Listening to Delirium, you’re never going to forget that you’re reading a young adult book aimed squarely at young female readers (and their moms), but if that’s what you’re in the mood for, it’s a good audiobook choice. Narrator Sarah Drew does a great job with the voices of the teens Lena (unsure but brave), Hana (carelessly confident), and Alex (husky/drawling/ironic) and with the adult voices. Some listeners may find Lena’s voice a bit gushy or overemotional, but over all, Sarah Drew’s narration conveys the joy and grief that Lena naturally feels but tries to repress, having been told by teachers and parents for so long that it’s not good to feel them. The adult voices, in contrast, are unemotional, suitable to a society where family ties are formed of duty rather than love.
Delirium may be available as a free audio download through Overdrive at your public library. Listen to an audio sample here.
Other opinions on the audio edition of Delirium (all mostly good):
Fyrefly’s Book Blog
A Foodie Bibliophile in Wanderlust
Good Books and Good Wine
Hooked to Books
Super Librarian

Diary of a Wimpy Kid Gone Wild — Swim the Fly by Don Calame (AUDIO)

Swim the Fly by Don Calame is a laugh-out-loud funny audiobook. Really! Listening in my car, I literally laughed out loud many times. (Luckily, my commute is mostly highways, so if other drivers noticed me laughing by myself in the car, I didn’t care.)
Narrated by Nick Podehl for Brilliance Audio, Swim the Fly is the hilarious equivalent of Louise Rennison’s Angus, Thongs, and Full-Frontal Snogging (narrated by Stina Nielsen for Recorded Books) for boys, or else a definitely PG-13 version of Jeff Kinney’s Diary of a Wimpy Kid. Teachers, this is NOT one for reading aloud to the class. There is way too much raunchy humor, far too many creative names for male/female body parts, and more than one total gross-out scene — not to mention the bullying, sexting, and other inappropriate teen behaviors the author shamelessly mines for humor.
“Swimming the fly” refers to the 100-yard butterfly race — the hardest event in the swim team championship meet — which Matt finds his scrawny, out-of-shape self raising his hand to volunteer for at the beginning of the summer season, in order to impress the new girl on the team, Kelly. His best friends, Sean and Coop, knowing that Matt can’t even swim one lap of the butterfly without grabbing the side of the pool and gasping for air, derive endless amusement from his predicament, but are more focused on achieving the goal that Coop set for the three of them: to see a live, naked girl before summer’s end. Matt is so focused on Kelly, that his character development over his coming-of-age summer (giving the book its redeeeming social value) happens without his even realizing it.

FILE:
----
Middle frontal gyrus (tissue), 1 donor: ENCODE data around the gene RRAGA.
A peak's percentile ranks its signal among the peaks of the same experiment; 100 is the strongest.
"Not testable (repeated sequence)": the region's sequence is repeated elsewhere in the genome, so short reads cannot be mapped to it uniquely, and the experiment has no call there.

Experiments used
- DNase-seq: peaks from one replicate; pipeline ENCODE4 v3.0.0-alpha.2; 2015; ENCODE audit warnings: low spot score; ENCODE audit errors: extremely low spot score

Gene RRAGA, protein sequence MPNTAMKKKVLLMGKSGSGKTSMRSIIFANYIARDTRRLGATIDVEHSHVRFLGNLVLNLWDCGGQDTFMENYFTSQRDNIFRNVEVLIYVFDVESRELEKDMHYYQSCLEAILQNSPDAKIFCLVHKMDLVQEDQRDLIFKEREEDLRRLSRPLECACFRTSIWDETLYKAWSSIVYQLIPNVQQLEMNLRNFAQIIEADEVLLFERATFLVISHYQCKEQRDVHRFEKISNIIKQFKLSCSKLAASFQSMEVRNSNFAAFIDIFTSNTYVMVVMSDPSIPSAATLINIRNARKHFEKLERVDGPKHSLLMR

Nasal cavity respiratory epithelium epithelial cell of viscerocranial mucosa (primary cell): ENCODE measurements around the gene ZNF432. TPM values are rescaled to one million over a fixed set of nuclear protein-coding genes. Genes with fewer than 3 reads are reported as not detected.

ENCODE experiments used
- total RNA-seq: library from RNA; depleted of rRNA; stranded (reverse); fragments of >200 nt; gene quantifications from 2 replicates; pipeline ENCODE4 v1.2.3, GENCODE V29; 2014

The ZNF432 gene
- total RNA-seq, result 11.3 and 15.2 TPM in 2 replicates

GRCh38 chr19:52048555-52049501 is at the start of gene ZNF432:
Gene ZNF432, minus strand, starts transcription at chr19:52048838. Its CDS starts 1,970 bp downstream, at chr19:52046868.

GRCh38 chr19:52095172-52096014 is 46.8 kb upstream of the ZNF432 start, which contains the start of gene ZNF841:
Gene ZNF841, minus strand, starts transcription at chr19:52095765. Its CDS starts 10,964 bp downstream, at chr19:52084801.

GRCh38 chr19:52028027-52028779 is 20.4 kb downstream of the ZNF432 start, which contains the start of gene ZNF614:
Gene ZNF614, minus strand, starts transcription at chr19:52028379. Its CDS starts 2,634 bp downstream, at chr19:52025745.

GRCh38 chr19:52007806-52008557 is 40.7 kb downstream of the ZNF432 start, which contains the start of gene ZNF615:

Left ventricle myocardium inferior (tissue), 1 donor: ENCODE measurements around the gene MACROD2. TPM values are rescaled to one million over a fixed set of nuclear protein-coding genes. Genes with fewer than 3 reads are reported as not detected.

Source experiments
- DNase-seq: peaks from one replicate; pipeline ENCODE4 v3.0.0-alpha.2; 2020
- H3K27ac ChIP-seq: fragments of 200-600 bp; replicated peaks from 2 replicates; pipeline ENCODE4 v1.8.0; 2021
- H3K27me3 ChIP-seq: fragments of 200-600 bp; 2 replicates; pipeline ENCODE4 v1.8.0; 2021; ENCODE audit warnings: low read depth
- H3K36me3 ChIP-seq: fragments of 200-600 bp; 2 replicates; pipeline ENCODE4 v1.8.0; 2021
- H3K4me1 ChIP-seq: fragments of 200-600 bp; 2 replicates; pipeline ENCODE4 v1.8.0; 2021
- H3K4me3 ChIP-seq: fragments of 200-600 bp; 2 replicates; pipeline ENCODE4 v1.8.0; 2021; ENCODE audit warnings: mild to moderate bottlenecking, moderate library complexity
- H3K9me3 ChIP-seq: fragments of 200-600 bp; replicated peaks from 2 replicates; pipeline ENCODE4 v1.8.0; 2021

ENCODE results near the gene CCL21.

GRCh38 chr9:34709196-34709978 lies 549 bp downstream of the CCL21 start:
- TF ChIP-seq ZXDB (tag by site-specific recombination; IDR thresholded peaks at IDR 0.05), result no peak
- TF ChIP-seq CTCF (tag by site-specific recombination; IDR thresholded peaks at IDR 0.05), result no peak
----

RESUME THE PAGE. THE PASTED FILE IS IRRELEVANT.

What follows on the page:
Swim the Fly
won an AudioFile Earphones Award for excellence in audiobook presentation, and was selected as an 2011 Amazing Audiobook for Young Adults by the American Library Association.
The Heaven, Hell, and Purgatory blog has a recent interview with Don Calame.

Other reviews (all good):

The Book Zone (for Boys)

Heaven, Hell, and Purgatory

The Overflowing Library

Beastly by Alex Flinn

Teens can shamelessly continue to read new takes on fairy tales after outgrowing the Gail Carson Levine and Vivian Vande Velde stories they enjoyed when they were younger with Beastly by Alex Flinn. With Beastly, edgy YA author Alex Flinn turns the tale of Beauty and the Beast into an urban teen fantasy — the story of Kyle Kingsbury, a stuck-up, selfish Manhattan teen who turns into a hideous beast and tells how, from his point of view. His inner transformation from snarky to smoochable is long in coming, but we all know the story has a happy ending.
As Kyle, narrator Chris Patton does a great job with the humorous and dramatic twists in his spell-breaking quest to find a girl who will love him despite his outer beastliness. (Listen to a audio sample on Chris Patton’s Web site.)
Beastly has itself been transformed into a movie, in which, in typical Hollywood fashion  — judging from the trailer –everyone is beautiful, even Linda, the girl who is supposed to be so average-looking Kyle doesn’t even know her name at the beginning of the book. Even Kyle after he turns into a beast.
In the book, Kyle actually turns into a real-life, great big, ugly, hairy beast. In the movie (coming March 4th) he’s a bare-chested, tattooed, and shaved-bald, but still ripped version of Alex Pettyfer, a former teen model. I guess Hollywood couldn’t trust girls to flock to a movie where he spent most of his screen time in a gorilla suit.

%d bloggers like this: